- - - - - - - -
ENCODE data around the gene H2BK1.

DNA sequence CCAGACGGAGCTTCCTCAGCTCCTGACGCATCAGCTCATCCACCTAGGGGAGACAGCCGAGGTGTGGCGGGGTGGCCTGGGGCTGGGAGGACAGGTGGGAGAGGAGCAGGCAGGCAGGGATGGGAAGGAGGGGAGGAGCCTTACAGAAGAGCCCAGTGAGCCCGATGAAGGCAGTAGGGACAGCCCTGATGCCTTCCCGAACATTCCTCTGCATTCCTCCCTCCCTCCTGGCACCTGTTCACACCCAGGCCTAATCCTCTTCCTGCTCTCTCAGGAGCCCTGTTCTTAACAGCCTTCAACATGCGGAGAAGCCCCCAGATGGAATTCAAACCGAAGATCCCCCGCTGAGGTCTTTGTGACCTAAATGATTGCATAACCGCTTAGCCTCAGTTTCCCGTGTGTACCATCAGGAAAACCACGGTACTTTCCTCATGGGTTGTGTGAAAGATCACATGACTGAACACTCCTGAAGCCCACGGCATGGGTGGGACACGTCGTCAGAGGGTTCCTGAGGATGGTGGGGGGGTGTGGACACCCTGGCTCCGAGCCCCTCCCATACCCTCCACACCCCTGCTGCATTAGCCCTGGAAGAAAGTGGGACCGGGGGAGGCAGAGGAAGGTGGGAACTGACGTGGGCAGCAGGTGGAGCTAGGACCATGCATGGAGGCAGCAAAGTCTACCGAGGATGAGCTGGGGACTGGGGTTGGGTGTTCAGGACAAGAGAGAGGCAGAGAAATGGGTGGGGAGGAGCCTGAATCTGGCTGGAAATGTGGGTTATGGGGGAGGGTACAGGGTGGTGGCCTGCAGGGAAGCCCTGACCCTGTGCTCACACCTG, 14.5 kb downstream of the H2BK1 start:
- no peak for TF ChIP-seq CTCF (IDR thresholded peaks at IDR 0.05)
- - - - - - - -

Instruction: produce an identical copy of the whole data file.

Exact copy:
ENCODE data around the gene H2BK1.

DNA sequence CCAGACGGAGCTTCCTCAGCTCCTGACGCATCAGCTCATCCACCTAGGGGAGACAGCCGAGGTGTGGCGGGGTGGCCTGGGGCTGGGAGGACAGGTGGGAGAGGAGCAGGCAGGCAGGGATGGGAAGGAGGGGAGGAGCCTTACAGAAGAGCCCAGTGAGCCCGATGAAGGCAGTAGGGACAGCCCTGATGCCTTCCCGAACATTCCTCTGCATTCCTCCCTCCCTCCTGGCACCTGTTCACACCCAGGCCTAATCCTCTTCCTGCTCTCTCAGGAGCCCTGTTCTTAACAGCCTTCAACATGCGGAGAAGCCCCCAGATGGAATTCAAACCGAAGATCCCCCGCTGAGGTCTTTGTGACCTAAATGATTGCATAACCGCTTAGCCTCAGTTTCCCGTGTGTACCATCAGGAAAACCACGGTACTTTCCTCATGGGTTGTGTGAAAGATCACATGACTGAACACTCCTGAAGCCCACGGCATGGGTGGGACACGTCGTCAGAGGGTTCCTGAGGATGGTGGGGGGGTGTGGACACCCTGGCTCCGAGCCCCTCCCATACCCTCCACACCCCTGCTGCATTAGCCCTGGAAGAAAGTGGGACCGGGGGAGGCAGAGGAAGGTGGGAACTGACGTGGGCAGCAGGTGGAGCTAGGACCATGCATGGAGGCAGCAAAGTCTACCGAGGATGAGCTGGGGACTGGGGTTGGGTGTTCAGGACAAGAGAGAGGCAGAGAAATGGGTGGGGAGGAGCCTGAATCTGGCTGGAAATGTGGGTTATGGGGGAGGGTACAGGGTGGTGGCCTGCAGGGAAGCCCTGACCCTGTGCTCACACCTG, 14.5 kb downstream of the H2BK1 start:
- no peak for TF ChIP-seq CTCF (IDR thresholded peaks at IDR 0.05)